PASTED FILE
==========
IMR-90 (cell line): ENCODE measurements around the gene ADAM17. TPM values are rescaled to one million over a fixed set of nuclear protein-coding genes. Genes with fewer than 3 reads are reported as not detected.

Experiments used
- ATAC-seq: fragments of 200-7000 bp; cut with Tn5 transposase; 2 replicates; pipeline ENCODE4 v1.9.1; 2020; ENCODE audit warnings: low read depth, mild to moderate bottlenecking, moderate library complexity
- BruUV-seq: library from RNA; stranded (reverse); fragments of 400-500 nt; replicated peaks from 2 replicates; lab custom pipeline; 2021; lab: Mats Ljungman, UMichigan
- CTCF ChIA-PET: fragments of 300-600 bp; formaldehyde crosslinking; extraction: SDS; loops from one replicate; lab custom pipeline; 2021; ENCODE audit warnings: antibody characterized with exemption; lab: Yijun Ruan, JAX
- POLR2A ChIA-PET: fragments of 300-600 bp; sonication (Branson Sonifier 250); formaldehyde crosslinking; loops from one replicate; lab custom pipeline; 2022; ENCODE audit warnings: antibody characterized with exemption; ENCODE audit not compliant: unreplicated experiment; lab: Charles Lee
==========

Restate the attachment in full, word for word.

IMR-90 (cell line): ENCODE measurements around the gene ADAM17. TPM values are rescaled to one million over a fixed set of nuclear protein-coding genes. Genes with fewer than 3 reads are reported as not detected.

Experiments used
- ATAC-seq: fragments of 200-7000 bp; cut with Tn5 transposase; 2 replicates; pipeline ENCODE4 v1.9.1; 2020; ENCODE audit warnings: low read depth, mild to moderate bottlenecking, moderate library complexity
- BruUV-seq: library from RNA; stranded (reverse); fragments of 400-500 nt; replicated peaks from 2 replicates; lab custom pipeline; 2021; lab: Mats Ljungman, UMichigan
- CTCF ChIA-PET: fragments of 300-600 bp; formaldehyde crosslinking; extraction: SDS; loops from one replicate; lab custom pipeline; 2021; ENCODE audit warnings: antibody characterized with exemption; lab: Yijun Ruan, JAX
- POLR2A ChIA-PET: fragments of 300-600 bp; sonication (Branson Sonifier 250); formaldehyde crosslinking; loops from one replicate; lab custom pipeline; 2022; ENCODE audit warnings: antibody characterized with exemption; ENCODE audit not compliant: unreplicated experiment; lab: Charles Lee